The long-awaited Mental Health Care Act 2017, which came into force on May 29 following a health ministry notification, is expected to bring about a sea change in the country’s mental healthcare scene and empower millions of people suffering from psychological disorders to access therapy without discrimination, experts say.
Healthcare professionals and patient rights advocates who have been working day in and day out to take the stigma out of mental ailments are upbeat as the new Act decriminalises attempt to commit suicide, bans the usage of electroconvulsive therapy without muscle relaxants or anesthesia and makes insurance cover available for mental illnesses just like in the case of physical disorders.
The new Act, passed by Parliament last year, has replaced Mental Health Act 1987. “The old regulation had several flaws and gaps and lacked provisions to protect the identity or privacy of the individual suffering from mental illness. Measures such as decriminalisation of suicide attempt are progressive which would give such people opportunities for rehabilitation,” said Naveen Kumar, director of Manas Foundation, a Delhi-based non-profit organisation striving to de-stigmatise mental health issues. Founded by a group of health professionals from the fields of clinical psychology and psychiatry, Manas offers a range of last-mile mental health services to support marginalised communities. “The notification regarding the new Act has just come and we are yet to go through all the details,” he added.
Under the new Act, a person with mental illness has the right to confidentiality in respect of his mental health and treatment. A photograph or any other information pertaining to the person cannot be released to the media without his consent. It also allows individuals to provide advance directions on the kind of treatment they would want in case they are diagnosed with a mental illness in the future.
“The right to access mental healthcare and treatment shall mean mental health services of affordable cost, of good quality, available in sufficient quantity, accessible geographically, without discrimination on the basis of gender, sex, sexual orientation, religion, culture, caste, social or political beliefs, class, disability or any other basis and provided in a manner that is acceptable to persons with mental illness and their families and care-givers,” the Act states.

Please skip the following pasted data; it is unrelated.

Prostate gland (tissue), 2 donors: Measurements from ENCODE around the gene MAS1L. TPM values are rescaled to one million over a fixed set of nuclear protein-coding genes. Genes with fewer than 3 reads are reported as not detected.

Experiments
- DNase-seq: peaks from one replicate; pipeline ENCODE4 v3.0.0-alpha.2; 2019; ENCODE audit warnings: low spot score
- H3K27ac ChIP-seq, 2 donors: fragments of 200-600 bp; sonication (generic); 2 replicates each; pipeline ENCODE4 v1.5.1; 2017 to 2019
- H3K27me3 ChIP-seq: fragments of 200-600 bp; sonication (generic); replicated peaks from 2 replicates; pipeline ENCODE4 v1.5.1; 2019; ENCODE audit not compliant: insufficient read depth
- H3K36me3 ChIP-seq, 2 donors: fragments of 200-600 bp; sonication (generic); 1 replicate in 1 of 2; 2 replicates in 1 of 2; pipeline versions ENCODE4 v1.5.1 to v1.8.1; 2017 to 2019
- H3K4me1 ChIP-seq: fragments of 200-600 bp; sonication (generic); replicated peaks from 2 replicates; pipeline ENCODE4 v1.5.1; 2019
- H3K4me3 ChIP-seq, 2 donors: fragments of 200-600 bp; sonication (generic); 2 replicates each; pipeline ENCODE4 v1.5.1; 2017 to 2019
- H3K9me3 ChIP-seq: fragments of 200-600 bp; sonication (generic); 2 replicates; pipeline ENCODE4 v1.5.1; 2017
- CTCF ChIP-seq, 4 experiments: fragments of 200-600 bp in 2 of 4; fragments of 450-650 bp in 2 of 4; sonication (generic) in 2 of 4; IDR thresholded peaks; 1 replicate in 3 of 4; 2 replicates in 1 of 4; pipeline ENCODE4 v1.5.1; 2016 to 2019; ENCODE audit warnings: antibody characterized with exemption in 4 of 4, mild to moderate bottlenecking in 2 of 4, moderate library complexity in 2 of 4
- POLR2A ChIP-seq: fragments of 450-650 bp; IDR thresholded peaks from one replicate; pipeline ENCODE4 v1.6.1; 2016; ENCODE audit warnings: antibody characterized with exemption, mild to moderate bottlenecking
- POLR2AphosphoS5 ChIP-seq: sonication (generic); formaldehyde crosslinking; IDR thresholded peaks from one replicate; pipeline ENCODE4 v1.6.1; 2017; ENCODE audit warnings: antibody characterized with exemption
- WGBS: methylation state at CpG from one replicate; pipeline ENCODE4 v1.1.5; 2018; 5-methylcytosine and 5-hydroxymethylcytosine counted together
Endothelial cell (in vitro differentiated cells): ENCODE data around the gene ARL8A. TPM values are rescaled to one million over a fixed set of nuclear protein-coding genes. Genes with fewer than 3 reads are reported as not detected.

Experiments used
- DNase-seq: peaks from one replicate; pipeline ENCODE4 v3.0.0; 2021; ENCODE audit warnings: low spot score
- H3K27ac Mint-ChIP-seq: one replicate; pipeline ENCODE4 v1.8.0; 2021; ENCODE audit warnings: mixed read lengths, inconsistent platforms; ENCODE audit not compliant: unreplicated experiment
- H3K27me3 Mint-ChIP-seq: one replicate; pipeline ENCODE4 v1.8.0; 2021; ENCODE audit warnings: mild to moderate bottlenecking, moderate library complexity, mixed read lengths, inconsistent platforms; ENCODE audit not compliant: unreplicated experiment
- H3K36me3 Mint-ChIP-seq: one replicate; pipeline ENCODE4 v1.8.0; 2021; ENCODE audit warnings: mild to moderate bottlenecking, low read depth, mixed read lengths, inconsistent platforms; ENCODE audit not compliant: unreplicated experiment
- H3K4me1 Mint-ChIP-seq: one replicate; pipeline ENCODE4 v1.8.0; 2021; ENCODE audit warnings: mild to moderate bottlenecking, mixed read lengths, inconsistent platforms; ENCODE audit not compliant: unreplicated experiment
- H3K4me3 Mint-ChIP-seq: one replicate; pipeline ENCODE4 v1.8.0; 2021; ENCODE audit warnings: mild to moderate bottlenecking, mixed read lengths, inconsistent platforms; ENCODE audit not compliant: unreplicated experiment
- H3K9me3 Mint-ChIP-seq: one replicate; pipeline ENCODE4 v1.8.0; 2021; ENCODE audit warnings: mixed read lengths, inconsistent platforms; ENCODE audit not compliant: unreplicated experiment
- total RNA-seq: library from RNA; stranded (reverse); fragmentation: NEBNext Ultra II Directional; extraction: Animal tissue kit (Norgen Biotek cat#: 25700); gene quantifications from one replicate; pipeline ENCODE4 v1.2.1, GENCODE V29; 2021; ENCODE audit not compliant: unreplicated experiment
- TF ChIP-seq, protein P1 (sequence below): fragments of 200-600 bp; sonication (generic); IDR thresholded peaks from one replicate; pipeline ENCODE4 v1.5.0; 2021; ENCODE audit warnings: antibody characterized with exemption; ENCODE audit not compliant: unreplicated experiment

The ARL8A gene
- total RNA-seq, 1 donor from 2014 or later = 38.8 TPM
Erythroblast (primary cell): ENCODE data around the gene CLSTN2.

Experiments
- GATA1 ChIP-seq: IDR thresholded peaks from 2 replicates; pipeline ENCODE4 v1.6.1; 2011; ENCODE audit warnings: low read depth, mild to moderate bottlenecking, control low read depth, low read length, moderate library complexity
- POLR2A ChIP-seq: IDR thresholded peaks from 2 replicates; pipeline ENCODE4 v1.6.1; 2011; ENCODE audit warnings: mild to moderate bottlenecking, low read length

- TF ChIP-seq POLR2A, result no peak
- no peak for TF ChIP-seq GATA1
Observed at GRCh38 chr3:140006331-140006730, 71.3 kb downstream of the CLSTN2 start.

The appropriate government is directed to make sure that an individual will not “continue to remain in a mental health establishment merely because he does not have a family or is not accepted by his family or is homeless or due to absence of community-based facilities”
“The new Act will certainly help a mentally ill person live with dignity. It allows involuntary admissions for only a specific period, and that also with strict conditions. Patients cannot be chained in any manner or form whatsoever. For the first time, the focus is on the rights of the patient,” Rajeshwari Ayyer, founder of Roshni, an NGO active in the mental health sector, told Pharmabiz.
The new Act empowers the government to set up a Central Mental Health Authority at national level and State Mental Health Authority in every State. It should be constituted within a period of nine months. All mental health institutes and mental health practitioners including clinical psychologists, mental health nurses and psychiatric social workers will have to be registered with this agency. The Authority can cancel the registration of any institution if it is found violating norms.
A Mental Health Review Board also will be constituted to protect the rights of persons with mental illness and manage advance directives. It can conduct inspections and take actions to protect the rights of mentally ill patients.
According to a report published recently by the World Health Organisation, around 56 million Indians or 4.5 per cent of the country’s population suffer from depression and another 38 million have anxiety disorders. Almost 7.5 per cent of Indians suffer from major or minor mental disorders that require expert intervention, the report shows.
“But only a miniscule percentage of patients seek professional help thanks to lack of resources, dearth of trained health-care providers and social stigma associated with psychological problems. Many of the sufferers are unaware of their condition and even if the family knows about it, we still have a habit of sweeping it under the rug,” Ayyer opined.